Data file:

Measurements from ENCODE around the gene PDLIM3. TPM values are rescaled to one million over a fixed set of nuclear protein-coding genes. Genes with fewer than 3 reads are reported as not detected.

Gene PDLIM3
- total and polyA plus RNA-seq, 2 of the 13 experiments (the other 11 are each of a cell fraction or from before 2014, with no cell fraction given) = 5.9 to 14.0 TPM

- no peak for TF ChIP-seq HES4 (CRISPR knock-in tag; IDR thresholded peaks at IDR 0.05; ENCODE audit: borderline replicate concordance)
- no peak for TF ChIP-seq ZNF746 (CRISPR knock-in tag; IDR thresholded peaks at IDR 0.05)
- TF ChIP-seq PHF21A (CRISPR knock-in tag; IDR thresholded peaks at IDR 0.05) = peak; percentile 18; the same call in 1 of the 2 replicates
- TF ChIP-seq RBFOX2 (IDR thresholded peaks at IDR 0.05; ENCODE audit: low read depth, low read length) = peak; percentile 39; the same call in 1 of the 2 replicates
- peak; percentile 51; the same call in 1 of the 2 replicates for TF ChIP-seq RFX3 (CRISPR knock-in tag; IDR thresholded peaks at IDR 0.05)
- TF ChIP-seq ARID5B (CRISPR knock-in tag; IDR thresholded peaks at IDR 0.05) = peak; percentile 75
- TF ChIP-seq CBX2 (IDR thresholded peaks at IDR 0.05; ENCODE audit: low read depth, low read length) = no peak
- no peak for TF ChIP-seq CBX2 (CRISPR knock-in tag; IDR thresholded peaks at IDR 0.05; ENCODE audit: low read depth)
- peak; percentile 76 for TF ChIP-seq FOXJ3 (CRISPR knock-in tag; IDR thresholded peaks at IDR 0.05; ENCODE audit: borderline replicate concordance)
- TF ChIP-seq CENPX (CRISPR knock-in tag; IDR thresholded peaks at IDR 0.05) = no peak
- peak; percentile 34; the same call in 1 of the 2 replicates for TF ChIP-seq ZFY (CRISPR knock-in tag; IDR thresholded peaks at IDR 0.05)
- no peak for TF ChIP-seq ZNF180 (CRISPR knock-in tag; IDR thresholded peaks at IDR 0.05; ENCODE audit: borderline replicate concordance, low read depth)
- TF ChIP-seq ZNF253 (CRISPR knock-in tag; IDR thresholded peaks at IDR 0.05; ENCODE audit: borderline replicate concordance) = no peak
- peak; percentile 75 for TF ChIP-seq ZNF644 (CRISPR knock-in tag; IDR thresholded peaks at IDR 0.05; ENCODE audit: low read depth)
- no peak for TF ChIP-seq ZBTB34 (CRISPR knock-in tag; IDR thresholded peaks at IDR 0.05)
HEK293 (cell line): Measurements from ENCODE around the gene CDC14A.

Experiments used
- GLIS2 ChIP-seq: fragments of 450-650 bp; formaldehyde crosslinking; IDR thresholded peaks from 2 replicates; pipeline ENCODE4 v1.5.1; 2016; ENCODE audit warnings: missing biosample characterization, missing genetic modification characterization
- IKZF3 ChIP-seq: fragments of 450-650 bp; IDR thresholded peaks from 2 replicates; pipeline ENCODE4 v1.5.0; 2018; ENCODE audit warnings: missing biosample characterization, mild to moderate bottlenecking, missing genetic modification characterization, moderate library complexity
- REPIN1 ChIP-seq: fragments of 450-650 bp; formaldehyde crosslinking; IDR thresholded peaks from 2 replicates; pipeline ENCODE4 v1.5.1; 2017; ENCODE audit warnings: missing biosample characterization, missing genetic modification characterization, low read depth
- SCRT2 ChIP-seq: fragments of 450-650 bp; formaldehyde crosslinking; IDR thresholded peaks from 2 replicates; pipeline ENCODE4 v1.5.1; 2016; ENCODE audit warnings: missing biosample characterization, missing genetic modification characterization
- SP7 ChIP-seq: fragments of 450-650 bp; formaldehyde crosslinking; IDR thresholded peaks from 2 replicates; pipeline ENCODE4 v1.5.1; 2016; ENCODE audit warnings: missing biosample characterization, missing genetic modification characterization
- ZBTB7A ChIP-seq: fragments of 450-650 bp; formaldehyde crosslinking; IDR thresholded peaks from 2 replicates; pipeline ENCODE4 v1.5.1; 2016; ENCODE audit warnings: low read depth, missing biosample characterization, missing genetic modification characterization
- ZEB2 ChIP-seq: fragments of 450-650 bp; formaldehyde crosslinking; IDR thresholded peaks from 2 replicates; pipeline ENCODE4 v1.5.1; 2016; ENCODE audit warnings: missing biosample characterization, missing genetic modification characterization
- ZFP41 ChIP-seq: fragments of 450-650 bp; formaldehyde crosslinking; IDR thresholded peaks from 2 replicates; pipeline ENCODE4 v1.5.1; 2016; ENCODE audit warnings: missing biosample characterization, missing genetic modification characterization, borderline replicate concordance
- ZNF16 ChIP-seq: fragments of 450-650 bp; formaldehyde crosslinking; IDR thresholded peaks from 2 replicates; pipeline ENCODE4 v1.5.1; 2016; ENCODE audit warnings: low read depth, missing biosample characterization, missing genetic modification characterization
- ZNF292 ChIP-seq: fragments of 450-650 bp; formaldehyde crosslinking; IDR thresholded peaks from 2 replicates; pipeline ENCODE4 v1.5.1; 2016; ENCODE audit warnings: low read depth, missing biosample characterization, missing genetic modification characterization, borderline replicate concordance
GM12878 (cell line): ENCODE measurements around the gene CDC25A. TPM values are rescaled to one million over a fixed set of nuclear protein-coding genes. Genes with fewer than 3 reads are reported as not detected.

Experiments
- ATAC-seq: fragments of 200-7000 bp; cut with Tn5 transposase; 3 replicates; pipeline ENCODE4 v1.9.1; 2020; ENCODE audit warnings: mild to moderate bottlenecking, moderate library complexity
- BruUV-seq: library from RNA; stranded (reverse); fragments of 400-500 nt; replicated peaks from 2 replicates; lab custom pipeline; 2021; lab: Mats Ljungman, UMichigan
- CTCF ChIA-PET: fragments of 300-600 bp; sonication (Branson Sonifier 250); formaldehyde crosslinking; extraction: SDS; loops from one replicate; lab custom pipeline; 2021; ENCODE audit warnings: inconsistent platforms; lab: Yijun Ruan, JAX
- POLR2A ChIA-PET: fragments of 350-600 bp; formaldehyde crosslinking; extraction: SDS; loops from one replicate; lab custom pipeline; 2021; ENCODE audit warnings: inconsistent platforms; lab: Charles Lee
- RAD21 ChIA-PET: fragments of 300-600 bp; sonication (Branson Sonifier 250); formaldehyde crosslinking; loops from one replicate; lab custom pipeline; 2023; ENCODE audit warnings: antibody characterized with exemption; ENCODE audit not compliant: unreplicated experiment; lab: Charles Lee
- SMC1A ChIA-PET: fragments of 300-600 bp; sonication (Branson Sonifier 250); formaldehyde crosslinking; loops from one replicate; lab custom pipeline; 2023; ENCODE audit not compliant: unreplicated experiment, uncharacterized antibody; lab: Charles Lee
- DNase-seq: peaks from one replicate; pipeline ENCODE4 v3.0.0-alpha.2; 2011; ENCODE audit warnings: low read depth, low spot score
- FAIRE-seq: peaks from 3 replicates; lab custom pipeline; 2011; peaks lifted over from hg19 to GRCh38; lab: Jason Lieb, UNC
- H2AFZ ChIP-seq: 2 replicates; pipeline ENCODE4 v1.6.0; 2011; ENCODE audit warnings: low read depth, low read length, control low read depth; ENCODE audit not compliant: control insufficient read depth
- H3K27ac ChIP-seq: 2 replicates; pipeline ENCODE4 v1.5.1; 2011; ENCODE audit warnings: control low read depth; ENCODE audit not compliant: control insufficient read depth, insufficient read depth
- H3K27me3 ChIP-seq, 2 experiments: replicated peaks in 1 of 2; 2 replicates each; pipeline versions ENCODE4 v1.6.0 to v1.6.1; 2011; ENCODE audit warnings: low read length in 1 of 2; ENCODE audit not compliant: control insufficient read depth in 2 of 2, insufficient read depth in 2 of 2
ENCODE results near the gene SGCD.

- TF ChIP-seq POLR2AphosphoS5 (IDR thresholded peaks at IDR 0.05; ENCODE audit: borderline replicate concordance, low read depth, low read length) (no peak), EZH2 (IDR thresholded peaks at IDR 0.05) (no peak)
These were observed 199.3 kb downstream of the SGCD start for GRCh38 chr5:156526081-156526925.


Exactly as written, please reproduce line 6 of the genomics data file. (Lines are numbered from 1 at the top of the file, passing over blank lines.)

- TF ChIP-seq PHF21A (CRISPR knock-in tag; IDR thresholded peaks at IDR 0.05) = peak; percentile 18; the same call in 1 of the 2 replicates